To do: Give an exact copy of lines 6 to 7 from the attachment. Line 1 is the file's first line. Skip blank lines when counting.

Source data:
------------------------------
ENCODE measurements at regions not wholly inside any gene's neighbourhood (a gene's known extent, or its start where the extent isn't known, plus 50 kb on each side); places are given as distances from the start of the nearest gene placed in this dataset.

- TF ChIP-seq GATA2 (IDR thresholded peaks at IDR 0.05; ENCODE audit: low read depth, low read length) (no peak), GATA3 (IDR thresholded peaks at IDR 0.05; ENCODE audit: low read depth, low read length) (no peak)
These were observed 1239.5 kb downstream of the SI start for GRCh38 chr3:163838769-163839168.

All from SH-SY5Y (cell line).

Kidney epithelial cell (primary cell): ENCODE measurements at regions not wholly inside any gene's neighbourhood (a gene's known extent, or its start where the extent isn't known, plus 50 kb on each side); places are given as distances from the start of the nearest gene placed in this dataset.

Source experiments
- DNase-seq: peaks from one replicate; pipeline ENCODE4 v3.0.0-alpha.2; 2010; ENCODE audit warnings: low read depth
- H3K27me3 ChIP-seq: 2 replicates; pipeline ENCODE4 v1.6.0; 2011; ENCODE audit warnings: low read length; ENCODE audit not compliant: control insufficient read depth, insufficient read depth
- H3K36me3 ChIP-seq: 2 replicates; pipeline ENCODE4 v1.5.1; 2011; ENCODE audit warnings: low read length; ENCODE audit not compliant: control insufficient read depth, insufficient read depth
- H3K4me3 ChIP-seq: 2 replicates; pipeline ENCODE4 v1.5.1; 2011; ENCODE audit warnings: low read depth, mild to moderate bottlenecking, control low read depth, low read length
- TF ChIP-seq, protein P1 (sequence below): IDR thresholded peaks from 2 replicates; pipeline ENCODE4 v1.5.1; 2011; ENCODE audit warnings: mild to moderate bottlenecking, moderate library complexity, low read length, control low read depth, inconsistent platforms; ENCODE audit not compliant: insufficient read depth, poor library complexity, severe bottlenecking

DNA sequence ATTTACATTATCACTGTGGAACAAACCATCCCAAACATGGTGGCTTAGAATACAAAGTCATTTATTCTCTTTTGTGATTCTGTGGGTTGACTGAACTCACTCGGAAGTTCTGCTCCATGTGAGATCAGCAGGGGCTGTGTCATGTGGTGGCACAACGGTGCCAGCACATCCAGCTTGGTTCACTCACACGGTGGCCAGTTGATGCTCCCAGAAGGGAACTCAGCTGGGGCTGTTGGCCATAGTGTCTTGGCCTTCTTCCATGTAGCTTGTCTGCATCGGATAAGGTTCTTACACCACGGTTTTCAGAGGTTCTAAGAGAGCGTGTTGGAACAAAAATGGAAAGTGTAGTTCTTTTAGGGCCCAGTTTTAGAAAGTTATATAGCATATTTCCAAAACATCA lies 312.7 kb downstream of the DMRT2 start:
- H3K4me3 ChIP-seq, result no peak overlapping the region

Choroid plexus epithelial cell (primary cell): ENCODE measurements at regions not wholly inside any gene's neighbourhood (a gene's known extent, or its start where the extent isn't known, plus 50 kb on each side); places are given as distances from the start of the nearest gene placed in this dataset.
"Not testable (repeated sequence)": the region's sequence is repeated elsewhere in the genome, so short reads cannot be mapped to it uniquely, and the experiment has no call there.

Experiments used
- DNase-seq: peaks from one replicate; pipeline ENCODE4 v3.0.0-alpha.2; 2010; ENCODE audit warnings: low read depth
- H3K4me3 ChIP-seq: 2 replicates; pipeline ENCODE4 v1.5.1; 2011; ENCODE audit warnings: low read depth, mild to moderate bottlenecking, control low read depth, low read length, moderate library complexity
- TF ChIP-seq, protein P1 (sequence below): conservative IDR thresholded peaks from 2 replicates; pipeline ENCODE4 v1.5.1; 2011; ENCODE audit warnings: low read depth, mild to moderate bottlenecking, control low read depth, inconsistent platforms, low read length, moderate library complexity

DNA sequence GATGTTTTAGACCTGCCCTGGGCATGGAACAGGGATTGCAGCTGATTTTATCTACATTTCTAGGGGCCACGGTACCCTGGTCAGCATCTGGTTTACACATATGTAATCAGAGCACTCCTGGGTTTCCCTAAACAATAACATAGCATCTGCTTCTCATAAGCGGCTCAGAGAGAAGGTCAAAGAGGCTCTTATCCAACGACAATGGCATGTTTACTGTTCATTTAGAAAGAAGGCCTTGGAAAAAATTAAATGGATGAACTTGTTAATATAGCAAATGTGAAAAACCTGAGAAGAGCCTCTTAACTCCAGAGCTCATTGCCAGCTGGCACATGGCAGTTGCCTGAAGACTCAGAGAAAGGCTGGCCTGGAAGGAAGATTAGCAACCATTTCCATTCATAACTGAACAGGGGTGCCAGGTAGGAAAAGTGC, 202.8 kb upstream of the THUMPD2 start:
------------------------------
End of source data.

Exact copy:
Source experiments
- DNase-seq: peaks from one replicate; pipeline ENCODE4 v3.0.0-alpha.2; 2010; ENCODE audit warnings: low read depth